An important event is unfolding in Kingston today which, perhaps, may be a defining moment for Jamaica. We hope it is.
The matter to which we refer is the sitting here of the Caribbean Court of Justice (CCJ), albeit in its original jurisdiction, which it is to say in its capacity as arbiter of the Revised Treaty of Chaguaramas that established the Caribbean Community's Single Market and Economy, of which Jamaica is a member.
The CCJ's other division is as the final court for some Caribbean countries in criminal and civil matters. In those areas, the CCJ has no authority in Jamaica. For while this country is a signatory to the instruments establishing the CCJ and is fully subscribed to the trust fund through which its operations are financed, we have not acceded to its criminal and civil jurisdictions. There is a lack of political consensus on the issue.
So Jamaica's final court remains the Judicial Committee of the Privy Council, which, in practical terms, constitutes the judges of the Supreme Court of England and Wales when they hear cases from the former British colonies that retain them as their court of last resort. That is why the CCJ's sitting in Jamaica is relevant. It is a profound statement for Jamaica's full accession to the court.
The Shanique Myrie case
This segment of the case being heard in Jamaica concerns Shanique Myrie, a young Jamaican woman who, two years ago, visited Barbados, was denied entry and deported, but not before, she claims, she was subject to a vaginal search and insults for being Jamaican.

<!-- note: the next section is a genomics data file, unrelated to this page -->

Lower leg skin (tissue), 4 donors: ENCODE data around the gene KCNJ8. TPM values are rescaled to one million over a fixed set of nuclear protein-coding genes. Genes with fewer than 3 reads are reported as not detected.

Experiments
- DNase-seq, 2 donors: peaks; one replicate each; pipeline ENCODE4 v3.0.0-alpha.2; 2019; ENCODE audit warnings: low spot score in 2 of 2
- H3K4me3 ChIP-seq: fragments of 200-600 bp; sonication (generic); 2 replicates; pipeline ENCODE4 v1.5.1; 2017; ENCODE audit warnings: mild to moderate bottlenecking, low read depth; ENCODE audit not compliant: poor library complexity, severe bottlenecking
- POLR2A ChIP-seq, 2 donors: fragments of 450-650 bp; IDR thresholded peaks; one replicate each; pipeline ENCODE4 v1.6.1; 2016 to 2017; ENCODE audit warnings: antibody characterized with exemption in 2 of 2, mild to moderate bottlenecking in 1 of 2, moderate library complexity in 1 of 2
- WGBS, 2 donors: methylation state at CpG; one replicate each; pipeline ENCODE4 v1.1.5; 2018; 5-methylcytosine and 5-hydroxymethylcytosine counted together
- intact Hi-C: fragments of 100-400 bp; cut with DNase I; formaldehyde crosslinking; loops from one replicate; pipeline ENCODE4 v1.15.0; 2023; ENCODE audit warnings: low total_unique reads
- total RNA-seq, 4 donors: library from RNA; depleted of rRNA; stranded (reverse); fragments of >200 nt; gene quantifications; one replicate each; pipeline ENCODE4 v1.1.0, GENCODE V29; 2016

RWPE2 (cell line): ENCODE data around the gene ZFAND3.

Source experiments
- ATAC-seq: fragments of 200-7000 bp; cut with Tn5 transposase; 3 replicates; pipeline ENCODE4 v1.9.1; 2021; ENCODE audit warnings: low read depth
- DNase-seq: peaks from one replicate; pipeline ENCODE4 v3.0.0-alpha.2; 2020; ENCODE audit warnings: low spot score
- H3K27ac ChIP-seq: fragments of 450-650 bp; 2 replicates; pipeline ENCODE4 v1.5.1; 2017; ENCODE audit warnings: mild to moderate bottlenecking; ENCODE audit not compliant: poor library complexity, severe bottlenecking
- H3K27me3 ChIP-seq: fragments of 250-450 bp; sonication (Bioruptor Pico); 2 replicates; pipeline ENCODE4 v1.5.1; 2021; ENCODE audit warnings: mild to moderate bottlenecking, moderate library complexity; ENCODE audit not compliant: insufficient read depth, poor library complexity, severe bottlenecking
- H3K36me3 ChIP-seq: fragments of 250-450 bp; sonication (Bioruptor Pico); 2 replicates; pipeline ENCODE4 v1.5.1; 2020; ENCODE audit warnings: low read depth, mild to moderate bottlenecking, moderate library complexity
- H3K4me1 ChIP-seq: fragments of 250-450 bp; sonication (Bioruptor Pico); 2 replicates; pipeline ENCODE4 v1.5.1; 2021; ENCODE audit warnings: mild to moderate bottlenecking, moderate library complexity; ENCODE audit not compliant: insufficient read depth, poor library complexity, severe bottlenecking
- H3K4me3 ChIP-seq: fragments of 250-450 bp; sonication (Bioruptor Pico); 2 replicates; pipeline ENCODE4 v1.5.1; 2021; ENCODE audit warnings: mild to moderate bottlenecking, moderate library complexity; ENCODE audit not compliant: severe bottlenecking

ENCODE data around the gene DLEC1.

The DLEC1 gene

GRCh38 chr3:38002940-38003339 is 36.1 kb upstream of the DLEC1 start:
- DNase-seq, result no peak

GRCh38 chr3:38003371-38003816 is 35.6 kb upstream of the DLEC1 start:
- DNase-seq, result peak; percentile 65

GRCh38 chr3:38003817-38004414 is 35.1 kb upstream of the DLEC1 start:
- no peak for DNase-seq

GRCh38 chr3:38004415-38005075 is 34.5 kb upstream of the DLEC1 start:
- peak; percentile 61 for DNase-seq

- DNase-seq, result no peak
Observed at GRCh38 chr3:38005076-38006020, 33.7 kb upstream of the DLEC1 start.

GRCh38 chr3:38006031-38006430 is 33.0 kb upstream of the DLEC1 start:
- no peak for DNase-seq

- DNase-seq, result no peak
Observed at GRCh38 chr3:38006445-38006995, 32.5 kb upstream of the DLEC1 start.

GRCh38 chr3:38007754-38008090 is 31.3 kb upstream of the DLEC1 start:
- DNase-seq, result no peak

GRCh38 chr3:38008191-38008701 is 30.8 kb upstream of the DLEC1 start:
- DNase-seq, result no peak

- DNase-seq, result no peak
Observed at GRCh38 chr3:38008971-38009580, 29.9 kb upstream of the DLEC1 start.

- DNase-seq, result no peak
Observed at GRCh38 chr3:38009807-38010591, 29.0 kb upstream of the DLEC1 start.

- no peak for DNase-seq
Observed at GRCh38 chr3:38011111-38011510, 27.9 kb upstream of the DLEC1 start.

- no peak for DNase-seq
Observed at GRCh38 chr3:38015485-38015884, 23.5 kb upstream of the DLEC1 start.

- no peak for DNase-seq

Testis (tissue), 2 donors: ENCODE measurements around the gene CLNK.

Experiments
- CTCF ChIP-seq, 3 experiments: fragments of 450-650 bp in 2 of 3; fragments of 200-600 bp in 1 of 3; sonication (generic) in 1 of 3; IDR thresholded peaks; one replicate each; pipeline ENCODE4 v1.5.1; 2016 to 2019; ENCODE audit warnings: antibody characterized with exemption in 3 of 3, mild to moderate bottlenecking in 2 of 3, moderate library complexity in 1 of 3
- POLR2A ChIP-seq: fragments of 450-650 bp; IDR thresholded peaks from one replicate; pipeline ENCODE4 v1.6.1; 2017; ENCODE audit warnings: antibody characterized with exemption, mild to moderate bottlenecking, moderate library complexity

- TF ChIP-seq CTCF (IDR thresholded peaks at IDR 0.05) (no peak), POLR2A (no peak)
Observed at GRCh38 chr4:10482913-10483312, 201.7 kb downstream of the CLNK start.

Essentially, this case is about the minimum expectations of CARICOM nationals when then they travel within the Community, among whose intents is the free movement of its, as well as the capacity of the CCJ to rule on the behaviour of CARICOM states with regard to their obligations to uphold global charters and declarations on human rights to which they are signatories.
What is significant about the sitting in Kingston is the CCJ's use of its rules to make justice more accessible to the people it was created to serve. Ms Myrie, her lawyers, and any witnesses they may call will not have the expense of air travel to the court's headquarters in Trinidad and Tobago and accommodation. Similarly, the judges will hear evidence in Barbados.
In the hundreds of years of its existence, the Privy Council, in so far as we can determine, has not heard a case in any of these territories. Indeed, taking a case to the Privy Council in London is economically prohibitive for but few Caribbean nationals, except those appealing their sentences in murder cases, where the physical presence of appellants and witnesses is not usually required, and the appellants are likely to receive representation pro bono.
Indeed, the fact that the CCJ is itinerant should make it attractive to persons and organisations, including the Jamaica Labour Party (JLP), whose declared commitment includes the advancement of justice for all Jamaicans.
Further, past hollow arguments about the independence of the CCJ have long been put to rest. No court, anywhere, is as insulated as this one. Nor can past unfounded, and perhaps contrived, fear of the ability of a regional court to develop a quality jurisprudence still be paraded as a reason for staying out of the CCJ.
It is time for the JLP to end its roadblock to Jamaica' accession to the court.
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